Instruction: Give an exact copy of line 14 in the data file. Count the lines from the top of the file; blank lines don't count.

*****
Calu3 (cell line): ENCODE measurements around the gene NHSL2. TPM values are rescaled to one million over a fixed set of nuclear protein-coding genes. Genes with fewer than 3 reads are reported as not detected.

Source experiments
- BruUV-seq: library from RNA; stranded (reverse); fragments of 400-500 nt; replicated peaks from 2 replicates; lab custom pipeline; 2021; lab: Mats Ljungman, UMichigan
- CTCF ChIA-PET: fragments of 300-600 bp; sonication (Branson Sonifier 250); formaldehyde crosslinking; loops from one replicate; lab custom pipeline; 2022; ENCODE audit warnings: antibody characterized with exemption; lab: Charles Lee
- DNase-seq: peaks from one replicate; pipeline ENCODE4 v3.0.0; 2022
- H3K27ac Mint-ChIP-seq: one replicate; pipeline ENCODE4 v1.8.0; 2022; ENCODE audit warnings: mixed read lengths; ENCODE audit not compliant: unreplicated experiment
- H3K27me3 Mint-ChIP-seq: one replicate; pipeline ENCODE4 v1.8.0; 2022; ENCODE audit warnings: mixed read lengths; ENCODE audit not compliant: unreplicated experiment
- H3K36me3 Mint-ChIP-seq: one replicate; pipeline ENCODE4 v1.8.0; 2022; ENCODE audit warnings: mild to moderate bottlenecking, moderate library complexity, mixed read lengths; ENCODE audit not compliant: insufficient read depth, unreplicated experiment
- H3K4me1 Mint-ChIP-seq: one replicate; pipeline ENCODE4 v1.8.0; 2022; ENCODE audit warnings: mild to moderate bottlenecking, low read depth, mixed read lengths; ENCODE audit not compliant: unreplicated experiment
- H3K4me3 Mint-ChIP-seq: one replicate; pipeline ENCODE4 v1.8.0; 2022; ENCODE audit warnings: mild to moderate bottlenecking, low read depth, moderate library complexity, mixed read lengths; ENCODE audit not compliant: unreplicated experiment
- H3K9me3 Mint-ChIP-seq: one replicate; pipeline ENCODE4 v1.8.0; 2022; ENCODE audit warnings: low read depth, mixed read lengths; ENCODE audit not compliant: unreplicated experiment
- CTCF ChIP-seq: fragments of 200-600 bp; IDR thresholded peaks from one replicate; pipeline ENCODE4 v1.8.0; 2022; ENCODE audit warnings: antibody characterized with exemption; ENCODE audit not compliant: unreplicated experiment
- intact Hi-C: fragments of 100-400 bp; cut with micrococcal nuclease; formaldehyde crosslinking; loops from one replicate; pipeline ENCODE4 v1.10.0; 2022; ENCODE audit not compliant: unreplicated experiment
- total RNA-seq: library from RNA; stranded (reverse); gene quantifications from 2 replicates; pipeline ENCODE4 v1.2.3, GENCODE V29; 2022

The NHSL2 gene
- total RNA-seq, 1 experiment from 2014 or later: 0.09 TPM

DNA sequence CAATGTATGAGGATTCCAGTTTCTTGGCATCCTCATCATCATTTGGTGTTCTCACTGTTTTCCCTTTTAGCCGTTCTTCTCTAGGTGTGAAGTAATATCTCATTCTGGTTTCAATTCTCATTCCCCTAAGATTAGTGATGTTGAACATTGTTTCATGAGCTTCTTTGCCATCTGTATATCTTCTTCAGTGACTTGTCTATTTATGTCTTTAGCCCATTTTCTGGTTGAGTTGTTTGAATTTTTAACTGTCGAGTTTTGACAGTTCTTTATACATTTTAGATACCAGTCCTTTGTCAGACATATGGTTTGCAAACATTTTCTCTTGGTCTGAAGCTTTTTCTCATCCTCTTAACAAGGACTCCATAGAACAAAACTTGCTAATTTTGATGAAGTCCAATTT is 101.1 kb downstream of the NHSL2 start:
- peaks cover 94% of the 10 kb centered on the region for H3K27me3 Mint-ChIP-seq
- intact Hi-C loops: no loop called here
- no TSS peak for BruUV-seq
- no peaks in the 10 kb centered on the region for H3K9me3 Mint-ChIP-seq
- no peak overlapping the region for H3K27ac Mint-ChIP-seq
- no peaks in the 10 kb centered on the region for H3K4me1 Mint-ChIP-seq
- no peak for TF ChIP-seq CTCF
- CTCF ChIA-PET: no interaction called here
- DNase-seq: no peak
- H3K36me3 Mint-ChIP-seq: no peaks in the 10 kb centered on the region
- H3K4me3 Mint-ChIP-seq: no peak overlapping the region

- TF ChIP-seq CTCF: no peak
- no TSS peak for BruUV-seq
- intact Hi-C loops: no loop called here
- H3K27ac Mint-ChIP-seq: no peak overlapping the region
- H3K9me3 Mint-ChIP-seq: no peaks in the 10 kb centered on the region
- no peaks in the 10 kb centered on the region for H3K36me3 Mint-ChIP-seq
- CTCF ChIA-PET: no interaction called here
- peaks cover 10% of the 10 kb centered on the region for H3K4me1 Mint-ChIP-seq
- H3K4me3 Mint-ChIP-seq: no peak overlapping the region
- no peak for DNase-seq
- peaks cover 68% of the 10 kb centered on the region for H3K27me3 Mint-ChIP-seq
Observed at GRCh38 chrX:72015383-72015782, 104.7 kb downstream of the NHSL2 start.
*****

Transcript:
- total RNA-seq: library from RNA; stranded (reverse); gene quantifications from 2 replicates; pipeline ENCODE4 v1.2.3, GENCODE V29; 2022